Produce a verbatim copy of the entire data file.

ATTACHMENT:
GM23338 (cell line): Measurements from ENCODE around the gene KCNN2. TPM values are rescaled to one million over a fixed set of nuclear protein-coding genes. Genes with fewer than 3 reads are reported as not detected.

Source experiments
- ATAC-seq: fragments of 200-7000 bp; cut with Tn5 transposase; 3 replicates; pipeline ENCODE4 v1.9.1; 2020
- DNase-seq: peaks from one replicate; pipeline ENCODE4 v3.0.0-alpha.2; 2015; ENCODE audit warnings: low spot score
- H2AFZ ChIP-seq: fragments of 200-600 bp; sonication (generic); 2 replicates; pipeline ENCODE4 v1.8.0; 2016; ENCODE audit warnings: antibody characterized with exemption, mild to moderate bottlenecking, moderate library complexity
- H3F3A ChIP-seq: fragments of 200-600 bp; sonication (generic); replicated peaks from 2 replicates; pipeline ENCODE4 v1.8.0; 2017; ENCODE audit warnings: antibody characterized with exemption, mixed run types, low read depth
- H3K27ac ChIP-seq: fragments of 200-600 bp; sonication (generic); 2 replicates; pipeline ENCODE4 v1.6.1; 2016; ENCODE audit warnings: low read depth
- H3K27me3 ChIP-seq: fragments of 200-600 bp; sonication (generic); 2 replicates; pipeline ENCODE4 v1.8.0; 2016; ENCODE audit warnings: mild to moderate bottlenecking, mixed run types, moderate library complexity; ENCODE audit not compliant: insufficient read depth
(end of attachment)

GM23338 (cell line): Measurements from ENCODE around the gene KCNN2. TPM values are rescaled to one million over a fixed set of nuclear protein-coding genes. Genes with fewer than 3 reads are reported as not detected.

Source experiments
- ATAC-seq: fragments of 200-7000 bp; cut with Tn5 transposase; 3 replicates; pipeline ENCODE4 v1.9.1; 2020
- DNase-seq: peaks from one replicate; pipeline ENCODE4 v3.0.0-alpha.2; 2015; ENCODE audit warnings: low spot score
- H2AFZ ChIP-seq: fragments of 200-600 bp; sonication (generic); 2 replicates; pipeline ENCODE4 v1.8.0; 2016; ENCODE audit warnings: antibody characterized with exemption, mild to moderate bottlenecking, moderate library complexity
- H3F3A ChIP-seq: fragments of 200-600 bp; sonication (generic); replicated peaks from 2 replicates; pipeline ENCODE4 v1.8.0; 2017; ENCODE audit warnings: antibody characterized with exemption, mixed run types, low read depth
- H3K27ac ChIP-seq: fragments of 200-600 bp; sonication (generic); 2 replicates; pipeline ENCODE4 v1.6.1; 2016; ENCODE audit warnings: low read depth
- H3K27me3 ChIP-seq: fragments of 200-600 bp; sonication (generic); 2 replicates; pipeline ENCODE4 v1.8.0; 2016; ENCODE audit warnings: mild to moderate bottlenecking, mixed run types, moderate library complexity; ENCODE audit not compliant: insufficient read depth